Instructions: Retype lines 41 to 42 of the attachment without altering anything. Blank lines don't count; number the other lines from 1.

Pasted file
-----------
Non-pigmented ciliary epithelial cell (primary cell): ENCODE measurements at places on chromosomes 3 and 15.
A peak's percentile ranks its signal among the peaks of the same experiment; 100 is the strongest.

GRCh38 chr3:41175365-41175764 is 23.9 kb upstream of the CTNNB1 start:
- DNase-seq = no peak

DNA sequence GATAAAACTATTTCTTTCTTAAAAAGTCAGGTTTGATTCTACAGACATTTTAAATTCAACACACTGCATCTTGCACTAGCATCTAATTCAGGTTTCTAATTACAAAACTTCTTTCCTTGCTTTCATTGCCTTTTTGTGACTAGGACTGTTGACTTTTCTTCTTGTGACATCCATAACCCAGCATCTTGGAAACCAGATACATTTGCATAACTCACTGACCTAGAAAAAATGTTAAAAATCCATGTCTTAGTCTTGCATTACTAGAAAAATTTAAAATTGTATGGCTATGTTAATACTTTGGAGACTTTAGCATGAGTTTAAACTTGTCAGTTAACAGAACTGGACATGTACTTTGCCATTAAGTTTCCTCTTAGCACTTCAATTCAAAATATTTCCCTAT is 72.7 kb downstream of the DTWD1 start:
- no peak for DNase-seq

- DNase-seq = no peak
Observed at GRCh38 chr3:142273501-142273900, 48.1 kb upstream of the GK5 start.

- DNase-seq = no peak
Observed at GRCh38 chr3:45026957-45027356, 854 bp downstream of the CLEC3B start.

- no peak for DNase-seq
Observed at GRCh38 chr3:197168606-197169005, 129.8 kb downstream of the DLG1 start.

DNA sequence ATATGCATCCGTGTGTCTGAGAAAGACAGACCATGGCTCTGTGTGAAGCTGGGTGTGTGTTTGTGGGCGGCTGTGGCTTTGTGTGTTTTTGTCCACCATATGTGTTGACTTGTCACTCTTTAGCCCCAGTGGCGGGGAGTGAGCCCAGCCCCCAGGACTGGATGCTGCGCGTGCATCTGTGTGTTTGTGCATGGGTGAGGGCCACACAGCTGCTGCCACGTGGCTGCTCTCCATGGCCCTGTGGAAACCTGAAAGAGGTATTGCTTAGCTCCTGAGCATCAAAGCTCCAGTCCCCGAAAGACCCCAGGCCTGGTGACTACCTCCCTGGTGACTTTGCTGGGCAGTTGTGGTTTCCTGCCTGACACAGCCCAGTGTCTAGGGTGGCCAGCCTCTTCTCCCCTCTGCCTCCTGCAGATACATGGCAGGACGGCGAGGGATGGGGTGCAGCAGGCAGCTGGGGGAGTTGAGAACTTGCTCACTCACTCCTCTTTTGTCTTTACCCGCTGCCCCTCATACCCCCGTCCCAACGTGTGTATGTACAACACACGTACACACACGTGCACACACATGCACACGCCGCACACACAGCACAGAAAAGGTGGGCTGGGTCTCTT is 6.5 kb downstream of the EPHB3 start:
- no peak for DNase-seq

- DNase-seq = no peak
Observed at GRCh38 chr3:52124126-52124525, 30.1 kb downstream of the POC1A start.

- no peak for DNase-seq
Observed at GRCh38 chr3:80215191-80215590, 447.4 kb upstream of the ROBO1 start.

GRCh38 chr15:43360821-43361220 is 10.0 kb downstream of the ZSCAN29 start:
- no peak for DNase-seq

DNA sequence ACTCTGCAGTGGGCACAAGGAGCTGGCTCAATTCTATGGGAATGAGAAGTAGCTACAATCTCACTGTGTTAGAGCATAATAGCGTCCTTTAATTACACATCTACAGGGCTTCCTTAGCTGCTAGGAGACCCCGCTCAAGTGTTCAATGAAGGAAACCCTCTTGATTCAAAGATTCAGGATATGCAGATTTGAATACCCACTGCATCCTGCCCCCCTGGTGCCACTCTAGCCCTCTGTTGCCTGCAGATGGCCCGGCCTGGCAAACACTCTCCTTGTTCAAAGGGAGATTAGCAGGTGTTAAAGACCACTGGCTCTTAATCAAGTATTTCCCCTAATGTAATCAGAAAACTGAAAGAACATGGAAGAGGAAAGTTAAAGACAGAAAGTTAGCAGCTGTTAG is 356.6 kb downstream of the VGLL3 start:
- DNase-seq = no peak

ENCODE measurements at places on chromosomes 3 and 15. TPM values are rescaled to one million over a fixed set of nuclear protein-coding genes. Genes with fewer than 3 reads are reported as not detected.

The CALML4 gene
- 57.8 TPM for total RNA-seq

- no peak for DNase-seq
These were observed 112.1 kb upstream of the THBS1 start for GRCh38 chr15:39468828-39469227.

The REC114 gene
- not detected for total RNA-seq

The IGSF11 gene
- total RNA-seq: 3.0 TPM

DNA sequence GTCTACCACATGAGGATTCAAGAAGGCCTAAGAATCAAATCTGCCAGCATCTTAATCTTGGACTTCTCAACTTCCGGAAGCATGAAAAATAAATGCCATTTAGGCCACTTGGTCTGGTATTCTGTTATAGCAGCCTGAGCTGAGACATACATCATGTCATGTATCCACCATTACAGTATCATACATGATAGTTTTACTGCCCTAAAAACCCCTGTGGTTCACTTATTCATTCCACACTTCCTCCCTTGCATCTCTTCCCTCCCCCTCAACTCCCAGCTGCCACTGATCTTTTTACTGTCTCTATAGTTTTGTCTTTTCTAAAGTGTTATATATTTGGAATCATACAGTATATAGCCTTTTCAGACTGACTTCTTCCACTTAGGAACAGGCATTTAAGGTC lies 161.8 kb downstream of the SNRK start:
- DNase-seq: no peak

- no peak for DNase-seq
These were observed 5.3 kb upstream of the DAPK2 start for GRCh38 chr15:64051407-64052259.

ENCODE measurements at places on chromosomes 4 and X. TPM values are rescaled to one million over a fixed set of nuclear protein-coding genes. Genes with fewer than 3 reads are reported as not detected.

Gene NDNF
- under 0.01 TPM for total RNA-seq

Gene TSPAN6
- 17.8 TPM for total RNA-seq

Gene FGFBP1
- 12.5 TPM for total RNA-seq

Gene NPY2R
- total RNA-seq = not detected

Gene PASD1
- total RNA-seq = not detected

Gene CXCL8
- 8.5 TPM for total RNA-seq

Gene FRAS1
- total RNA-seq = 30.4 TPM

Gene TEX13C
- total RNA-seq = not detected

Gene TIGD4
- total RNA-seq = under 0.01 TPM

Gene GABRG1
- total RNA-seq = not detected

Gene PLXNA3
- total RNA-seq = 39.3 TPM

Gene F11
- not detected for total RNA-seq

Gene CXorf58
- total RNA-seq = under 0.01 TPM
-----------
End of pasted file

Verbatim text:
Gene FGFBP1
- 12.5 TPM for total RNA-seq